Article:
He ran unsuccessfully for the California State Assembly in 1998 and the U. S. House of Representatives, 24th Congressional District, in 2012 and 2014. Mitchum has run once for the California State Assembly, twice for the U. S. House of Representatives. Since January 1, 2011, under California law, candidates are voter-nominated for state and federal offices. In 1998, Mitchum was the Republican nominee in the general election for the California State Assembly in the 35th district, which included portions of Santa Barbara and Ventura Counties, where he served on the Republican Central Committee, his opponents were Natural Law Party candidate Eric Dahl. Mitchum came in second behind Jackson with 44.5 percent of the vote to Jackson's 53 percent. In 2012, Mitchum ran for the U. S. House of Representatives as a Republican candidate in California's 24th district, challenging incumbent Democrat Congresswoman Lois Capps. In the June 5, 2012 primary, he came in third, behind Republican Abel Maldonado and Capps, ahead of Independent candidate Matt Boutté.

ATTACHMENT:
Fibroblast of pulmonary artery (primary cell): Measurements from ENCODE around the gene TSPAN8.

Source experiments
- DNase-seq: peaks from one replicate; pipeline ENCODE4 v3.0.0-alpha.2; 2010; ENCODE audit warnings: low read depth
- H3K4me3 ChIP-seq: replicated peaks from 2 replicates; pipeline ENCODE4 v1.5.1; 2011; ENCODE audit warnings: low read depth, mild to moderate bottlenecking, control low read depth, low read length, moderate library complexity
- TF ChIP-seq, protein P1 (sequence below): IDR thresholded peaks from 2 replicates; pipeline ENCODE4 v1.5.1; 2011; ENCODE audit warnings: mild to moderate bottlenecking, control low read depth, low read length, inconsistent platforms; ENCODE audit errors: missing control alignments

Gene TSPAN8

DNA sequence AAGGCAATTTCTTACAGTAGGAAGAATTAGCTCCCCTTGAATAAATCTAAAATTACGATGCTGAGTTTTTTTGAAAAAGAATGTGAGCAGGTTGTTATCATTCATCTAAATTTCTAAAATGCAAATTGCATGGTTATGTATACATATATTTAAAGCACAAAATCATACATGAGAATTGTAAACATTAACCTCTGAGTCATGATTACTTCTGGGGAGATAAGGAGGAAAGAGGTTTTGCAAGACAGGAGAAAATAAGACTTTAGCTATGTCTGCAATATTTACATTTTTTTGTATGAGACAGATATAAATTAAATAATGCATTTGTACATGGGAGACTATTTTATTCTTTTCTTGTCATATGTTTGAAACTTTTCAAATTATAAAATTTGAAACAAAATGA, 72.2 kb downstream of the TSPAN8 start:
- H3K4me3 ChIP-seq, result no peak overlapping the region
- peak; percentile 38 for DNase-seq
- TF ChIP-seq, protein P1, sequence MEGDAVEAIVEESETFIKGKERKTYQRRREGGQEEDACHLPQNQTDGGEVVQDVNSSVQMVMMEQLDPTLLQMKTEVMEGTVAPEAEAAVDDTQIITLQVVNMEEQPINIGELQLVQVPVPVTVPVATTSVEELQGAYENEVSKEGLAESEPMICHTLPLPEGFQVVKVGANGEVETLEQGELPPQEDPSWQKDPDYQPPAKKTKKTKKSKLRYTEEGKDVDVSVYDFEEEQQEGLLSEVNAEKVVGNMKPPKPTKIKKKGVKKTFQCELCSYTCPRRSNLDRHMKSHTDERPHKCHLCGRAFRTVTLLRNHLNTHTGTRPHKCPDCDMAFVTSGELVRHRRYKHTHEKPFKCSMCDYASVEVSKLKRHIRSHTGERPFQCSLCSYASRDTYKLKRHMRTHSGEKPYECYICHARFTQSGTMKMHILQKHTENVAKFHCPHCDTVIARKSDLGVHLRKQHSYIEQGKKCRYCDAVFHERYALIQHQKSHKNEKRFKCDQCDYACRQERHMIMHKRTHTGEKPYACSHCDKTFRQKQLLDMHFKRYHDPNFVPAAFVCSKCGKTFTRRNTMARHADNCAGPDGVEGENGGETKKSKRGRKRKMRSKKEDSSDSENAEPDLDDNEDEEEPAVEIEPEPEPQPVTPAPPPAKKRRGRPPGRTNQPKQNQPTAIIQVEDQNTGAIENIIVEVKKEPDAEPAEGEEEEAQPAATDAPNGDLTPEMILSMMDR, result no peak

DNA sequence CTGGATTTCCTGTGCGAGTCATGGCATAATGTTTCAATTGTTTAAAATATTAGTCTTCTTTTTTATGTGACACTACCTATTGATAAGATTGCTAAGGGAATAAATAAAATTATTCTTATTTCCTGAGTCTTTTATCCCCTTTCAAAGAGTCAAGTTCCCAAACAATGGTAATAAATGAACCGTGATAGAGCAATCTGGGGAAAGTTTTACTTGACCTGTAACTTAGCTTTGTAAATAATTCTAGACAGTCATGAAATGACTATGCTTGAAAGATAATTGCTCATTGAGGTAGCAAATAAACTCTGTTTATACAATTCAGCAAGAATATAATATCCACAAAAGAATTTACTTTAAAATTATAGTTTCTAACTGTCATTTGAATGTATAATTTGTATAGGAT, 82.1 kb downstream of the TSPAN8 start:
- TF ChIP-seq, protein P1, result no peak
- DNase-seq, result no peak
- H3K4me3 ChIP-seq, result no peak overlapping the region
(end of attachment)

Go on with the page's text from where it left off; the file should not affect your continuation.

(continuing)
In 2014, Mitchum ran again for the U. S. congressional seat held by Representative Capps. He won the June 3, 2014, coming in second behind Capps with 15.8 percent of the vote, narrowly defeating Republican Justin Fareed by over 600 votes. In the November 4 general election, Mitchum received 48.1 percent of the vote to Capps's 51.9 percent, in the closest race of Capps's entire congressional career. Despite the close margin by which Mitchum lost to Capps, as well as the announcement that Capps would retire in 2016, Mitchum declined a third run for the same seat again, instead endorsed Assemblyman Katcho Achadjian for the race to succeed Capps. Mitchum has served on several organizations'boards of directors and has been a fundraiser for a number of charities. Hollywood Benefit Horse Show, advisory board, 1996–present ZONA SECA, Board of Director, 2011–present Community Outreach for Prevention and Education chairman and honorary chairman, 1998–present Liberty Program—gang-member rehabilitation program—board member, Santa Barbara, 1999–2001 Criminal Advisory Board for Fighting Back, Santa Barbara, 1999–2004 Public Policy Advisory Board for Fighting Back, Santa Barbara, 1999–2004 Board of directors, Police Activities League, Santa Barbara, 1999–2001 Juvenile Justice & Delinquency Prevention Commission, for the governor's Office, State of California, OCJP January 1999 Autistic Treatment Center "Roundup of Autism": Honorary Advisory Council: 1994–2002 North American Riding for the Handicapped Association Advisory Board: 1992–96 Santa Barbara International Film Festival: Honorary Board 1988–92 Santa Barbara International Film Festival, board of directors: one-year term, 1987 Santa Barbara Civic Light Opera: founding chairman of the "Star Circle" fund-raiser, 1989 Chris Mitchum For Congress Politicit.com: Chris Mitchum Profile Christopher Mitchum on IMDb Interview with Chris Mitchum, March 14, 2015, Belleville News-Democrat